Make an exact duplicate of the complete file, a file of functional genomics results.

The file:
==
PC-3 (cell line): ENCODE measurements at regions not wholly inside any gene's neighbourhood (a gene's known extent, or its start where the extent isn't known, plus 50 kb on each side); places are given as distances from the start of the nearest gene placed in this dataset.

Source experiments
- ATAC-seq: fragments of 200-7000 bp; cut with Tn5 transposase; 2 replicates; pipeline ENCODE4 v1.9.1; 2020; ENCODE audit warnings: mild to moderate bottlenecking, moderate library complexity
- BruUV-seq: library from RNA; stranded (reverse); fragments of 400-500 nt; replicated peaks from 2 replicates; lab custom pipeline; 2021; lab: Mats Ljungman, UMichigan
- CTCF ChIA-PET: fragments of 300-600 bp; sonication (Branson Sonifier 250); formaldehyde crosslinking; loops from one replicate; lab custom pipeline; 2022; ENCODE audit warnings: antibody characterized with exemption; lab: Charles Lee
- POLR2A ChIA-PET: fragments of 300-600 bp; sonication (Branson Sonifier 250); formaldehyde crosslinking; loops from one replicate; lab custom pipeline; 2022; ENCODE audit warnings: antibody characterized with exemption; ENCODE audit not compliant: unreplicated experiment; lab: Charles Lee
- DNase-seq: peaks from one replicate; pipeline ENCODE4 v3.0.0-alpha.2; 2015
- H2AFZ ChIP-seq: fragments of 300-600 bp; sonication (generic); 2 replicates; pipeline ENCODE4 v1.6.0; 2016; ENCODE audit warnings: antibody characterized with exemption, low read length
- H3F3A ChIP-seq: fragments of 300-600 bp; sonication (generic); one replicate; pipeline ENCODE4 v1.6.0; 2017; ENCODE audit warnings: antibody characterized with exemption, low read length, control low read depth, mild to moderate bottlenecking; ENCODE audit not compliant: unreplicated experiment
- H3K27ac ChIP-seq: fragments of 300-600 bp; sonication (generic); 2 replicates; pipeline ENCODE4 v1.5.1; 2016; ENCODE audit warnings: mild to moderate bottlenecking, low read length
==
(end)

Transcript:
PC-3 (cell line): ENCODE measurements at regions not wholly inside any gene's neighbourhood (a gene's known extent, or its start where the extent isn't known, plus 50 kb on each side); places are given as distances from the start of the nearest gene placed in this dataset.

Source experiments
- ATAC-seq: fragments of 200-7000 bp; cut with Tn5 transposase; 2 replicates; pipeline ENCODE4 v1.9.1; 2020; ENCODE audit warnings: mild to moderate bottlenecking, moderate library complexity
- BruUV-seq: library from RNA; stranded (reverse); fragments of 400-500 nt; replicated peaks from 2 replicates; lab custom pipeline; 2021; lab: Mats Ljungman, UMichigan
- CTCF ChIA-PET: fragments of 300-600 bp; sonication (Branson Sonifier 250); formaldehyde crosslinking; loops from one replicate; lab custom pipeline; 2022; ENCODE audit warnings: antibody characterized with exemption; lab: Charles Lee
- POLR2A ChIA-PET: fragments of 300-600 bp; sonication (Branson Sonifier 250); formaldehyde crosslinking; loops from one replicate; lab custom pipeline; 2022; ENCODE audit warnings: antibody characterized with exemption; ENCODE audit not compliant: unreplicated experiment; lab: Charles Lee
- DNase-seq: peaks from one replicate; pipeline ENCODE4 v3.0.0-alpha.2; 2015
- H2AFZ ChIP-seq: fragments of 300-600 bp; sonication (generic); 2 replicates; pipeline ENCODE4 v1.6.0; 2016; ENCODE audit warnings: antibody characterized with exemption, low read length
- H3F3A ChIP-seq: fragments of 300-600 bp; sonication (generic); one replicate; pipeline ENCODE4 v1.6.0; 2017; ENCODE audit warnings: antibody characterized with exemption, low read length, control low read depth, mild to moderate bottlenecking; ENCODE audit not compliant: unreplicated experiment
- H3K27ac ChIP-seq: fragments of 300-600 bp; sonication (generic); 2 replicates; pipeline ENCODE4 v1.5.1; 2016; ENCODE audit warnings: mild to moderate bottlenecking, low read length